Any time you are away for a month there is a long list of chores upon your return home. While I had plenty of nitty gritty things to get done, I couldn't help but feel responsible to check on our local NH rivers. So after a morning of doing laundry I grabbed the dog and headed to a local stream.
My nymph rod was still rigged with an Arkansas midge and mega-worm so I decided to give that combo a try in NH. It wasn't long before I was hooked into a fat 16" rainbow. Shortly thereafter I missed some smaller trout before catching one that turned out to be an eight inch wild brook trout. I was happy to see a few fish biting this early in the season. With recent rains there should be plenty of trout moving from our lakes into local rivers and streams. April and early May provide a great window to fish for these larger trout in an intimate setting. We are now booking for April and May.
On Tuesday I decided to check on some bigger water for bigger fish. I had a hunch that the big browns would be hungry and I suspected that a warm midday sun would provide a bite window. I grabbed the dog and headed out to a slow pool where I knew large fish spent the winter months. I tied on a smaller streamer that I had designed for low water Arkansas browns and began making long casts sweeping through a depth change in the middle of the river. It might have only been my third cast when my line went tight. I stripped hard hoping it wasn't a snag, then the throbbing started and I knew...big brown.
Fish like these require a pause in the fishing. One takes his or her time admiring the catch and releasing the fish. Then watches the water, thanking the river for showing us a glimpse of her mystery. As I watched another large brown rose to the surface, inspiring me to begin casting again.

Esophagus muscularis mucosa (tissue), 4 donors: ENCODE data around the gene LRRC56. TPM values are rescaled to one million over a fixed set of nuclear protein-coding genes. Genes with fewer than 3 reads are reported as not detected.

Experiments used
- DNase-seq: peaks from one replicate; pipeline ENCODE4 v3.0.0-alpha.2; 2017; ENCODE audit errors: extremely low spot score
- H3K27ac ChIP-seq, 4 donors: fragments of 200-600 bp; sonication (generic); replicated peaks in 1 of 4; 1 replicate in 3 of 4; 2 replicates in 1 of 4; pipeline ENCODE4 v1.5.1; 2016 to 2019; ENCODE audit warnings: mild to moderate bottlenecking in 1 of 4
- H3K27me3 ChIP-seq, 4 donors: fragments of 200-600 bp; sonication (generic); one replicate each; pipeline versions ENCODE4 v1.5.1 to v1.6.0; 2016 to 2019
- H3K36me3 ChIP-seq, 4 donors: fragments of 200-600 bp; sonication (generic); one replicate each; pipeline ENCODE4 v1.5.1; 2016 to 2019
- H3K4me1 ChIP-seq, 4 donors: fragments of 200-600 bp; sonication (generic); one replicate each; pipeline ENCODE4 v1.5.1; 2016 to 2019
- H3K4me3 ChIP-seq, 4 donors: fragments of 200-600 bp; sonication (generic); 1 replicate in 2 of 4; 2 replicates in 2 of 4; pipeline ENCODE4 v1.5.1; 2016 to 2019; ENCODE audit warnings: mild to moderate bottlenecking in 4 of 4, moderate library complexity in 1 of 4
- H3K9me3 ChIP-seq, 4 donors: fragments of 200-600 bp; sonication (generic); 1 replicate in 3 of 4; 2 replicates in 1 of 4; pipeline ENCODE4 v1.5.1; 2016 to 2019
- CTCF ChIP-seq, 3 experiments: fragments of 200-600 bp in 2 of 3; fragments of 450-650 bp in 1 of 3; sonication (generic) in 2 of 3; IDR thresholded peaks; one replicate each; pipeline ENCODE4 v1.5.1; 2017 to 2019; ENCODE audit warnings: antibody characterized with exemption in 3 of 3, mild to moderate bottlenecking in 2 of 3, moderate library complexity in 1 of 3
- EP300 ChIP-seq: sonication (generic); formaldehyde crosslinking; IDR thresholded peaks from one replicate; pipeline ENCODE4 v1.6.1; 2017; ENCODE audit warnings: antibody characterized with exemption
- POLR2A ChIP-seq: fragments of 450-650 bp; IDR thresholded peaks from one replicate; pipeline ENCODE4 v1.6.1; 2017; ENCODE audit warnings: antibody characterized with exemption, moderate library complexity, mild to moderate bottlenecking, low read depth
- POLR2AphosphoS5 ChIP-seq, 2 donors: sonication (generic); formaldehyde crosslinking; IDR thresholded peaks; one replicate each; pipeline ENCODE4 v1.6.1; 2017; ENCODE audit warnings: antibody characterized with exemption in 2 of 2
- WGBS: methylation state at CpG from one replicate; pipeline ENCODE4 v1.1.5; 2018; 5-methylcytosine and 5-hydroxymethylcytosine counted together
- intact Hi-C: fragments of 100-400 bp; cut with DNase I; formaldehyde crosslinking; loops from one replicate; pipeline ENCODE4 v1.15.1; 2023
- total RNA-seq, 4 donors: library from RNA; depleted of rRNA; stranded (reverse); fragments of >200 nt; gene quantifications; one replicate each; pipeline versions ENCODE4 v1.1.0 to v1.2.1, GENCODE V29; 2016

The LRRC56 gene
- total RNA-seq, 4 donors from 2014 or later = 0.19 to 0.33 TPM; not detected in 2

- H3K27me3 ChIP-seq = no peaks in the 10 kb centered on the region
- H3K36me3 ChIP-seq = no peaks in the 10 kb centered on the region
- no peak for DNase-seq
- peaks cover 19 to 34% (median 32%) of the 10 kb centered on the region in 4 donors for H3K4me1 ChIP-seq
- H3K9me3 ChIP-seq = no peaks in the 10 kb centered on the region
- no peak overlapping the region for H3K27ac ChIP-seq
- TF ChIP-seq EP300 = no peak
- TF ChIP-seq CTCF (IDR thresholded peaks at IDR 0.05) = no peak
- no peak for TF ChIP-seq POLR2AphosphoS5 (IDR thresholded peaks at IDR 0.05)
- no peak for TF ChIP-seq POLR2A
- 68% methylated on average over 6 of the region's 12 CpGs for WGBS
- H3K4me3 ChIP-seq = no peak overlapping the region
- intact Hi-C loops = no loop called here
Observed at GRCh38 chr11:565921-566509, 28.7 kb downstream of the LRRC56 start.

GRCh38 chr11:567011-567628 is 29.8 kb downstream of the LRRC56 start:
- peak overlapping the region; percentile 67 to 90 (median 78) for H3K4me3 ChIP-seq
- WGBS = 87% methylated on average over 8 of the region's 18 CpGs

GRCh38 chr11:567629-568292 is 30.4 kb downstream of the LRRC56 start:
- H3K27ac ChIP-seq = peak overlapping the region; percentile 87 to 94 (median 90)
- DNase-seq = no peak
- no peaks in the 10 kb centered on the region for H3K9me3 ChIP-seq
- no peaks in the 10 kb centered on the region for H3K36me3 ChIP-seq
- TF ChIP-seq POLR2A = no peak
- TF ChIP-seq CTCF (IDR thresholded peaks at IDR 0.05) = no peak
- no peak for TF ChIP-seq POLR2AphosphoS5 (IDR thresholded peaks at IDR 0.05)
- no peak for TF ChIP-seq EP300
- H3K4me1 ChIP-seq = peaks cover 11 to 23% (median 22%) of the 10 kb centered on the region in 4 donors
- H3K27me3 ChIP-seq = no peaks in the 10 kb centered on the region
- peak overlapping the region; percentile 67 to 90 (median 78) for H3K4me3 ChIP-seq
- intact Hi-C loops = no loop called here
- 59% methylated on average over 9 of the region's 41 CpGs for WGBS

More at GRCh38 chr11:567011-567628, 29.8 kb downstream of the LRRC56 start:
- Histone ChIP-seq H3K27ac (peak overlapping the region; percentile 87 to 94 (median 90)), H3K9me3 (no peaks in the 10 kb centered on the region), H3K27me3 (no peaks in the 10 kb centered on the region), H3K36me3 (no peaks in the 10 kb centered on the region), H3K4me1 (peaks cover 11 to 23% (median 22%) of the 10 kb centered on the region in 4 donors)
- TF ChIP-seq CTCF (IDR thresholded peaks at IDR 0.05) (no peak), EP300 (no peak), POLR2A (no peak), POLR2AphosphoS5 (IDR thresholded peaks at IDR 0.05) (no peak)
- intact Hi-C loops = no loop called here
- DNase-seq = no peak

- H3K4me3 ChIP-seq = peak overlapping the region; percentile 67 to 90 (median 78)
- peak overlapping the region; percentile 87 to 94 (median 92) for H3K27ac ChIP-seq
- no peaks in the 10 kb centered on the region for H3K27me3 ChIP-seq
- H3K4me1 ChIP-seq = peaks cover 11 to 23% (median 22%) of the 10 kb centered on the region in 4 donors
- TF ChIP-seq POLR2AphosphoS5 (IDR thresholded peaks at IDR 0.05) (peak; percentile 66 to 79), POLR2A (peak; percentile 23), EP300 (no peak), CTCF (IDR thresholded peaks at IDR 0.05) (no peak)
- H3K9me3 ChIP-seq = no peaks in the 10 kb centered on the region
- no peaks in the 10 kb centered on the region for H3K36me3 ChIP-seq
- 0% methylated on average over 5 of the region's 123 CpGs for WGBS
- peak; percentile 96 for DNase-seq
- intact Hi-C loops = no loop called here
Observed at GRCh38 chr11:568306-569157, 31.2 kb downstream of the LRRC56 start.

I never did see that second fish on the end of my line and shortly thereafter the air temperature dropped and the wind picked up. Although I kept casting I knew the brown trout were done for the day.
Early season, or I should say "off season" fishing is often this way. With cold water temps and short periods of warm weather the "Bite" is often short lived. Still it is important to remember that the biggest fish in the river, those that need to consume the highest quantity of calories, will be the first to eat. Conversely these are also the smartest fish in the river who eat the fewer, but bigger meals. Thus early season angling takes a patient calculated approach. It often involves a constant eye on the weather, barometric pressure and wind direction, and then a deliberate conviction of when and where to fish. You must have confidence in your quest.
This is not the time of the year to catch a lot of trout. It is the time of the year to hunt for THE ONE. I use the term hunt instead of fish, because in order to be successful you need to think about this endeavor as a hunt. If you land one it is a success, and if you don't you take what you have learned into your next hunt. We feel confident that we've learned enough to know when and where the hunt will give anglers a shot or two at success.
I've spent enough time on trophy brown trout waters to know that these fish will eat when they want to eat, not when you want them to eat. Figure out those times, and places and you will be greatly rewarded. If you would like to learn more, and join us on a brown trout hunt, we are currently booking.
Flows and temps look to provide good bite windows through April and May this year. We look forward to hunting with you.